The truism of the unscrupulous game of politics is that one has to love the game dearly in order to succeed in it and be a good, noble politician. Picker does love the game, he does it for the pleasure of the challenge (486), but he plays for himself, and not for the public, which is a dangerous thing (486). His addiction to the political game as well as drugs made him quit the first time in 1978, and it is his addiction and not his love for the game that makes him crumble under the pressure of the present campaign. Picker avoids the game while campaigning against Stanton, and everyone on the Stanton campaign notices it, especially Jack himself: He isn t playing the game at all, not in any way He s not going to be able to sustain it (422). And the fact that Picker drops out of the campaign shows nobility, for he realizes he doesn t love the game enough to be as good a politician as Stanton is, and he even lets Stanton know this when he asks him how he manages under the pressure of the negative media (459).

In comparison to Picker, there is no one who loves the game more than Stanton, he needs the game and he does also admit to being addicted to it, but in the sense that he loves the interaction with the people and the game s strategy (496). Knowing that the game is necessary to succeed in politics, that it has developed very slowly and logically over time (422) shows that Stanton is high minded, a quality of being noble. His true love and dedication to the game come forth many times throughout Primary Colors, especially around the time of the Cashmere McLeod scandal when Stanton was regarded as history by the malicious media and it was in those times where he is running on sheer will power (228) that he eventually manages to prove everyone wrong. Or when the McCollister story broke, Stanton was completely humiliated at a Women s Political Caucus in New York and he didn t know if he could take much more, but he continues to fight (402-403), knowing that this is part of the game and he has to be able to deal with it if he wants to become President. Frustration does take hold of Stanton several times for he wants to prove to the people that he is not the average politician, he loves the game and he plays it, but not for ambition and glory but because we love doin for the folks (260).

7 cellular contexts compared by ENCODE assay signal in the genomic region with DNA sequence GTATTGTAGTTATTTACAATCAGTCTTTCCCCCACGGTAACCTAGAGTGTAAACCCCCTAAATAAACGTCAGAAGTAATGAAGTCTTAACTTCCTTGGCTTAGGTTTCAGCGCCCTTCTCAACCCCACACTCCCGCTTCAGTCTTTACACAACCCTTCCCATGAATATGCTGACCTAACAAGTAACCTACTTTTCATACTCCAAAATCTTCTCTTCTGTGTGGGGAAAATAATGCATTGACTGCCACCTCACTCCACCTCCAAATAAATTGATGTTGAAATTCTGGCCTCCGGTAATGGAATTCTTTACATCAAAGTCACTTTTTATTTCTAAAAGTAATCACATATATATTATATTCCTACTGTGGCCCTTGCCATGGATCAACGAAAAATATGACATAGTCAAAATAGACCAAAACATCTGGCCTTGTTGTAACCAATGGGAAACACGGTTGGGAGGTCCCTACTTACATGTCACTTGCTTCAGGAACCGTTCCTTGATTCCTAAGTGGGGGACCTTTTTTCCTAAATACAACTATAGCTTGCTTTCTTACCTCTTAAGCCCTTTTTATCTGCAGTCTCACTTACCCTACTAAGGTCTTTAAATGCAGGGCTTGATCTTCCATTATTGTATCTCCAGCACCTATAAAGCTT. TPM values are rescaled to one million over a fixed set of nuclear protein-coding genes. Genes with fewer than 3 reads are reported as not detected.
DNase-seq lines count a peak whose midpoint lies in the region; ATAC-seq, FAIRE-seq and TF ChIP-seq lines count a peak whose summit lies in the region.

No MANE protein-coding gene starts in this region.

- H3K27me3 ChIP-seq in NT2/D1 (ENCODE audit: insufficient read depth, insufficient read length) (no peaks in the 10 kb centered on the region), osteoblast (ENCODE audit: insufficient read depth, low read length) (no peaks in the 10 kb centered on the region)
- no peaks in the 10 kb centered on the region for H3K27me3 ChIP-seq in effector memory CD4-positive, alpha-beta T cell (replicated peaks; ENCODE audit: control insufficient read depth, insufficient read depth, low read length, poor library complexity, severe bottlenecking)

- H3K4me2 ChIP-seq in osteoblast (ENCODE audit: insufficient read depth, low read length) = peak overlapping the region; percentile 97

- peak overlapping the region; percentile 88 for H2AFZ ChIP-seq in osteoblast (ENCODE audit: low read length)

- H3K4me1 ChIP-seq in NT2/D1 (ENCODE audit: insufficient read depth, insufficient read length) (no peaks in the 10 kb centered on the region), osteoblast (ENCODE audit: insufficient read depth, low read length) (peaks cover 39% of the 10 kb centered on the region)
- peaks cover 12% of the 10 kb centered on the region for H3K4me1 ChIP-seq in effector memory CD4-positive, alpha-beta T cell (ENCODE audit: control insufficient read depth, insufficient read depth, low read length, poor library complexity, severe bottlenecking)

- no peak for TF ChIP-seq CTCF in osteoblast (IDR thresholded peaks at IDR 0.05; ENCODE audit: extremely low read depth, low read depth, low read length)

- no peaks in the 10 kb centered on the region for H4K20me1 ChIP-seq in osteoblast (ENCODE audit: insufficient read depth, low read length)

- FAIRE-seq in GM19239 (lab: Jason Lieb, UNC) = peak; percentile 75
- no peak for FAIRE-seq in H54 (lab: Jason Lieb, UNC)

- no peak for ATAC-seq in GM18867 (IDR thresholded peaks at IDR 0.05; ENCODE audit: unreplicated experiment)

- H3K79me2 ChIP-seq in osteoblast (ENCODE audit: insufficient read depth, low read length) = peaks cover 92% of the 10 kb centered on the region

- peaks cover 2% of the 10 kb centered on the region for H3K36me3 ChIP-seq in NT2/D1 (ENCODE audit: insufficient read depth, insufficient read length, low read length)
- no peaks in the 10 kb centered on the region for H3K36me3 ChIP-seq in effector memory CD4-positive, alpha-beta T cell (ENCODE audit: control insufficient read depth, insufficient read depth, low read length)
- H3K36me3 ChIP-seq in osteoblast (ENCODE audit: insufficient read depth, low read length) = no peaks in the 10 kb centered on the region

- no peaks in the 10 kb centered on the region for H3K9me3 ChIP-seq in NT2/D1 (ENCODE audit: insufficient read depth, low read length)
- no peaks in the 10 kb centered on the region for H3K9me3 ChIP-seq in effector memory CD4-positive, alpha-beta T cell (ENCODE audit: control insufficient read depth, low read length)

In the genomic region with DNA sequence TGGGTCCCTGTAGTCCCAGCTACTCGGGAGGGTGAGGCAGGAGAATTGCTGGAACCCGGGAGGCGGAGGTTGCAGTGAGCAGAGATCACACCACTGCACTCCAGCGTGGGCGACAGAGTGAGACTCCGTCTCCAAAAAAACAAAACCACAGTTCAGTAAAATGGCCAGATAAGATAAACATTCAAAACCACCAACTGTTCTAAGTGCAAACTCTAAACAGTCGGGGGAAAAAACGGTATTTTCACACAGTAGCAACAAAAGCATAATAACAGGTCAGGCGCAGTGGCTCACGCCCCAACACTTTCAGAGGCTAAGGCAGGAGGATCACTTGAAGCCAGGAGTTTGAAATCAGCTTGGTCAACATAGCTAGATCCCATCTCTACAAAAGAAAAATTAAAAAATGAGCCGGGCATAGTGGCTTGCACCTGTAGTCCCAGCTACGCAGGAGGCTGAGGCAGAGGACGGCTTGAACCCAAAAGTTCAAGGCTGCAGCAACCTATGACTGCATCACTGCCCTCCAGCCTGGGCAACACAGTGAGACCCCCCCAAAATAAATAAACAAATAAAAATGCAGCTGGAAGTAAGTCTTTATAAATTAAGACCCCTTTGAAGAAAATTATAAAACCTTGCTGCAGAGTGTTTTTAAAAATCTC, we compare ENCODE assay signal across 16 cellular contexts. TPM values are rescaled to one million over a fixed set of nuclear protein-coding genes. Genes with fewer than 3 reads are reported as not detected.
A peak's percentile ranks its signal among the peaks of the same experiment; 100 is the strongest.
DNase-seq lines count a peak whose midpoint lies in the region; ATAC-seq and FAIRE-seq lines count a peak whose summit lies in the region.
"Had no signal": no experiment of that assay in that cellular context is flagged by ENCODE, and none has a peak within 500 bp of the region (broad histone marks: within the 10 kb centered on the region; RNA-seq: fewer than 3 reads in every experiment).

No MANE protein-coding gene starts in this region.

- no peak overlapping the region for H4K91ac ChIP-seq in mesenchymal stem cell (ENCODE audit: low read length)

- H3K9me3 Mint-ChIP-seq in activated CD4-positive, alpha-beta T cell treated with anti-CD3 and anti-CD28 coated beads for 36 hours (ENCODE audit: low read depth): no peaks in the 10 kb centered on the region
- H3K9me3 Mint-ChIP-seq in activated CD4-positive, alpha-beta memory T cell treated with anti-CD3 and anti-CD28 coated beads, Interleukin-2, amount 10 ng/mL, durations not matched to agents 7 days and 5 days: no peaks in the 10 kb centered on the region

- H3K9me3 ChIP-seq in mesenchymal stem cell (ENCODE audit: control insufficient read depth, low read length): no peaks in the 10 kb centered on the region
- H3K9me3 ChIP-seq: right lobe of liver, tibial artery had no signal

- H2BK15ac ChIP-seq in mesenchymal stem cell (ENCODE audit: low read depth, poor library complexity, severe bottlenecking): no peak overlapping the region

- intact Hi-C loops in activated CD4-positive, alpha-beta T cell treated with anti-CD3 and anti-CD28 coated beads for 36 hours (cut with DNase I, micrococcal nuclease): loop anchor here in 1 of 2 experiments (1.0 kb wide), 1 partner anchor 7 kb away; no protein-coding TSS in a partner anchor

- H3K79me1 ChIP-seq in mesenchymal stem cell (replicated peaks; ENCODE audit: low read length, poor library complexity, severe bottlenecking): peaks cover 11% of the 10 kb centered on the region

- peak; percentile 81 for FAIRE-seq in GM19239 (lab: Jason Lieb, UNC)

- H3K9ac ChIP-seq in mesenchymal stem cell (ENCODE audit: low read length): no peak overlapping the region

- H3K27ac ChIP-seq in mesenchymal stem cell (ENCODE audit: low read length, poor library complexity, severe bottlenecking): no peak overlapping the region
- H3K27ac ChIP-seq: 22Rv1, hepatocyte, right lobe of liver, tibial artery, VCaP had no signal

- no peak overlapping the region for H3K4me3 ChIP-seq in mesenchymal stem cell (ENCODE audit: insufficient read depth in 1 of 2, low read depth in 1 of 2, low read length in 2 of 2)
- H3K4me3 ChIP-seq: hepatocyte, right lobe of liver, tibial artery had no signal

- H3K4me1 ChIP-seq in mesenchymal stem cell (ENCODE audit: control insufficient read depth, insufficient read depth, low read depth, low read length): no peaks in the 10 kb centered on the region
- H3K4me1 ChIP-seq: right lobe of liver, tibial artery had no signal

There are times when ambition does dominate over the candidates nobleness, but this is only human and the ruthlessness is made up for and replaced with human compassion. Caught up in the race of political campaigning, Stanton almost decides to double-cross Picker with muckraking, Jack has forgotten that his central idea was to bring an end to that type campaigning and to make it clean. Because if its clean, we win because our ideas are better (465). The loss of a dear friend makes him remember his true beliefs and ideals, and that is when his compassion overcomes him as he realizes that he has become as corrupt as any other politician and the only noble thing to be done is to end his campaign (477). But that moment is not the only one where Stanton s emotional side comes forth, for there are many instances where Stanton cries–not fake tears but truly meant ones like when he visits the adult literacy program in Harlem (8). A similar moving situation occurs when Picker shows the same sort of compassion when he takes over Lawrence Harris s campaign and sheds a tear (346). Yet the most compassionate moment is when Picker breaks down while confessing to Stanton that he is afraid of the media s power to destroy his life, and Stanton immediately rushes to hug him, rocks him gently, and kisses him on the top of his head while Picker cries on Stanton s chest (495). The action speaks for itself: two grown men, tough political figures, becoming as loving and caring as a mother with her child–true human compassion.

Even in the fierce and heartless business of politics, certain noble human attributes such as a dedication to the public, a love of the game of politics, and the compassion shared in this sport are necessary for politicians, such as Jack Stanton and Freddy Picker, to succeed. Through Primary Colors, Anonymous truly depicts their imperfections, defects, and addictions in such manner that the reader realizes that these characters can not be perfect just because they are politicians. Although political figures are in the public eye, they are human like every other person and the pressure and demand to be faultless by the public is unreasonable and superlative. Politician s imperfection is best summarized by Anonymous character, Jack Stanton: This is about the ability to lead. It s not about perfection (503).